BRING THESE TWO ITEMS TO HOME HEALTH VISITS
As a home-based primary care physician, I see medically complex older and disabled adults in their homes. Two purchases have helped me feel more comfortable and confident doing this rewarding work.
The first is a portable place to sit. I have found that a plastic stepstool is the right height and level of support. I can use my tablet on my lap for documentation while making sure I don't sit in something I don't want to take home with me. It's also easy to carry and store in the backseat of my car.
The second item is a backpack-style diaper bag. It has many pockets to keep my small items contained and accessible, and I can wipe it down when needed. To leave my hands free, I keep it on my back until I need it. Newer diaper bags are gender-neutral and understated.
PAIR MEDICAL ASSISTANTS WITH SPECIFIC PHYSICIANS
To improve productivity and patient care, practices should pair medical assistants (MAs) with specific physicians rather than rotating them.
NorthShore University Health-System in Illinois matched MAs with physicians based on their ranked choices and had each pair complete standard forms to establish preferred workflows, task delegation, communication patterns, and schedule management. Physicians found they were gradually able to delegate more tasks to their assigned MA. After six months, relative value units per physician increased by 11% over the previous six months and A1C values, cervical cancer screening rates, and depression screening rates also improved. According to the study authors, physicians reported increased satisfaction and “an enhanced sense of personal accountability and investment in success by the MA often lacking in the rotating staff model.”
EXPAND BUPRENORPHINE TREATMENT VIA TELEHEALTH
The Drug Enforcement Agency temporarily relaxed restrictions on prescribing buprenorphine via telehealth and telephone last year because of the COVID-19 pandemic.1 The team at our federally qualified health center has since developed protocols — some of which may be applicable to other practice settings — for connecting patients with opioid use disorder (OUD) to telehealth visits and following up:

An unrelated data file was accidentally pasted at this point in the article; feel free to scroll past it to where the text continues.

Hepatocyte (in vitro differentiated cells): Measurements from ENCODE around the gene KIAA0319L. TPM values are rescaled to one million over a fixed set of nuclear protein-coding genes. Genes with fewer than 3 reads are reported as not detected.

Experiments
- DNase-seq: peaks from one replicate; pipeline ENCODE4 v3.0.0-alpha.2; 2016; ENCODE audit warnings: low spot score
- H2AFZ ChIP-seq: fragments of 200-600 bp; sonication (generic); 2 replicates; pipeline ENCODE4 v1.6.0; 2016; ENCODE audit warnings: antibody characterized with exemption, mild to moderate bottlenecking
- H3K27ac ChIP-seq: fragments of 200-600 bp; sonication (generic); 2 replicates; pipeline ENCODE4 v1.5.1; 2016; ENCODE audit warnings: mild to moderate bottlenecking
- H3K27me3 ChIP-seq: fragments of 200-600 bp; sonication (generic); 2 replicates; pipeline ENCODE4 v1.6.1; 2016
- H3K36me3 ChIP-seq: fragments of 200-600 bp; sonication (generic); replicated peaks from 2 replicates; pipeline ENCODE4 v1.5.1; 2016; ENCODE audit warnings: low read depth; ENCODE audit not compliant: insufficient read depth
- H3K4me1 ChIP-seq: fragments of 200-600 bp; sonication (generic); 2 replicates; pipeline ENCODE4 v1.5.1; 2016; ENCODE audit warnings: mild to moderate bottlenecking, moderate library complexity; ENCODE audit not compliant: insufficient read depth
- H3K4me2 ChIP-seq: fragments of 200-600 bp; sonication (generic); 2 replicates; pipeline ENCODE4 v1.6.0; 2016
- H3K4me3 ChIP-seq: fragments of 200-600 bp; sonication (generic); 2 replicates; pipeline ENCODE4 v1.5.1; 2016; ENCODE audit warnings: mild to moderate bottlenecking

If patients contacted us after hours, the on-call clinician called them back, completed a telehealth visit, and called in the buprenorphine prescription to the nearest pharmacy so the patients could initiate treatment as soon as possible. The next day, office staff would register the patients and try to schedule a follow-up appointment for one or two days later.
We created “on demand” telehealth OUD slots using our existing system for same-day or sick-visit appointments.
A certified addiction registered nurse provided triage and counseling to these patients (this role could also be filled by a registered nurse, licensed practical nurse, medical assistant, or licensed clinical social worker with an interest in addiction care).
We developed a network for follow-up OUD care, including behavioral health referrals.
We partnered with pharmacies to maintain buprenorphine stock and make sure uninsured patients had access to it.
Two principles guided our work: minimize intake time for new patients with OUD and ensure a positive experience that encouraged patients to remain in treatment.
The telehealth program has been a silver lining of the pandemic, removing transportation challenges for our patients and making it easier for them to fit visits into their work schedules. The follow-up rate for our OUD telehealth patients was 80% in the first 30 days, which is superior to rates for in-person visits in some studies.2 Hopefully, this regulatory flexibility will continue after the pandemic.